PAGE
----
Sep 082014 3 Responses

Money Can Make You Happy

They say money can’t make you happy.

But they lie.

Money can drastically influence one’s happiness and satisfaction in life.

Recent studies have proven that up to a certain threshold, money can buy happiness. It’s not surprising that if someone has enough money to secure a house, to know where the next meal will come from, and to have their basic necessities taken care with a little left over, people will be happier. (See: I Just Want to Be Happy)

Yet beyond a very low threshold, experts agree that money can’t buy happiness. And it can’t. After we have our basic needs covered, buying objects do not influence our satisfaction with life or feeling of happiness.

However, money can still make you happy.

It just requires us to use money in a different way to experience that happiness.

Up to certain levels, we buy things which lead to our happiness. But having the ability to buy more expensive cars, bigger houses, or nicer clothes does not influence our sense of life satisfaction. (See: Marriage Can’t Make You Happy)

This doesn’t mean money can’t continue to make us happy. It can.

But it only will if we use money in a different way.

While buying things cannot make us happy, giving money and using money to enable experiences can greatly impact our lives.

Money can make you happy when you:

Give it

or

Do things with it

Thinking money will continue to buy happiness after our basic necessities are secured is foolishness. It won’t. Size of bank account or house or car in no way correlates with someone’s satisfaction with life. (See: A Dangerous Assumption About God’s Will)

But when someone uses money to give to others or to secure experiences for themselves, money can make one happy.

Giving may be the most counter-intuitive act there is. How can giving something to someone else make us happy? It makes no sense. From the moment we can distinguish having something or not have something, we want things to be ours. Try to convince a small child that sharing a toy is a good idea and they will not believe you.

However, as maturity comes, so does the experience that giving to others can be a deeply meaningful event. Not only does giving bring us happiness because it helps others, but also because it is an antidote to greed. Giving brings a double happiness—we find deep satisfaction in watching others receive what they did not expect and it prevents us from holding to tightly to that which we keep.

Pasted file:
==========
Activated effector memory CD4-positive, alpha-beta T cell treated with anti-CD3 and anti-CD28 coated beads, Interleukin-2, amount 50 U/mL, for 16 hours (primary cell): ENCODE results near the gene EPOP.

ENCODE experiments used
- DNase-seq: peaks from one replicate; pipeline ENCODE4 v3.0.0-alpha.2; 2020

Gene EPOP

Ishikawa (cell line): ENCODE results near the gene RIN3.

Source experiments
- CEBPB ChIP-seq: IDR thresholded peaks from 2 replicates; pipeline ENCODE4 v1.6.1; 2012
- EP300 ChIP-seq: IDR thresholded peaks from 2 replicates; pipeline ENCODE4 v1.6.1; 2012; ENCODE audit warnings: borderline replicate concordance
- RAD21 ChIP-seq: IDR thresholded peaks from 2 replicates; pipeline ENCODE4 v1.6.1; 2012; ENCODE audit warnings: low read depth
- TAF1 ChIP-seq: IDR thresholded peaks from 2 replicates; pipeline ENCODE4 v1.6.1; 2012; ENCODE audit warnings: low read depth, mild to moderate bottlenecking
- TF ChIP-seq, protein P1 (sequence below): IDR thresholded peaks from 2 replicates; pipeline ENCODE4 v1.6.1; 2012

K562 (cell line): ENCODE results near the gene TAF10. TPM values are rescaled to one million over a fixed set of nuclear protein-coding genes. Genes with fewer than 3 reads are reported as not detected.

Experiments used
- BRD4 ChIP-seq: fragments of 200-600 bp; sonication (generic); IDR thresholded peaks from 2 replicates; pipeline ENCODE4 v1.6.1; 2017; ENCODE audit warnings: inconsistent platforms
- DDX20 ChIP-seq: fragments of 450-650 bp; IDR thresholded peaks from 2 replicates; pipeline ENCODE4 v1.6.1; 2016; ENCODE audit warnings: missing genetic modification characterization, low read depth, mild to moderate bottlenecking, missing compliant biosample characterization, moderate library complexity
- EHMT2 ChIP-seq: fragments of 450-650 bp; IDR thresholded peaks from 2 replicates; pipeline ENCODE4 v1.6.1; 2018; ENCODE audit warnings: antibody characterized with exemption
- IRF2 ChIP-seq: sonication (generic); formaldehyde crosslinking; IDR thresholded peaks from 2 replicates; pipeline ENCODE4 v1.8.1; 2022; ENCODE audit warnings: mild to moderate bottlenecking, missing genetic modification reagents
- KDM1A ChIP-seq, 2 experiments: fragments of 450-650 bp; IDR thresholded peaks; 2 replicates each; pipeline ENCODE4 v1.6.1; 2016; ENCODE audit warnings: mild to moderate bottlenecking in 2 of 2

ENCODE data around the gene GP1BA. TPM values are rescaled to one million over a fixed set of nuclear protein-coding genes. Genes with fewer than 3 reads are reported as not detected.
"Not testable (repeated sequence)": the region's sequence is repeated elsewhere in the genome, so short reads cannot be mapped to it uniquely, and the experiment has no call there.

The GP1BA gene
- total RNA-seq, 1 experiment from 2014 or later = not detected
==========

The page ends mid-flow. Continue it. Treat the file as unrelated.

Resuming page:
If you have money and you don’t give to others, you will be greedy. Few things make us more unhappy than the presence of greed.

Money can also enable experiences. Unlike buying things, whenever we use money to gain access to experiences it often deepens relationships, creates an appreciation for what we have, and makes us feel alive.

Buying things does not have a lasting influence on our lives; making memories does. (See: Stop Spending Your Spouse’s Dreams)

Looking back on my life, I can’t remember very many things which I purchased, but I can remember nearly every vacation taken, ballgame enjoyed, and special event experienced. Those memories continue to bring joy even though they have long passed.

Whenever we realize the power of experience in our lives and the lives of our children, it should greatly influence how we spend money. We are tempted to purchase things at the expense of experiences. We should deny the temptation.

Buy a smaller house if it frees up money for season tickets to your favorite team.

Buy a used car if it allows you take a vacation.

Instead of buying a boat, spend the money on multiple trips with your family.

Anytime you have a choice between an object or an experience, buy the experience.

Money can make you happy. It begins by giving us the necessities of life. But it continues as we use it bless others and enjoy one another. Buying things will not make us happy, but giving to others and accessing experiences can bring great joy. (See: Three Loves to Change Your Life)

And if you really want to multiply the happiness, give someone an experience.

 

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3 Responses to Money Can Make You Happy
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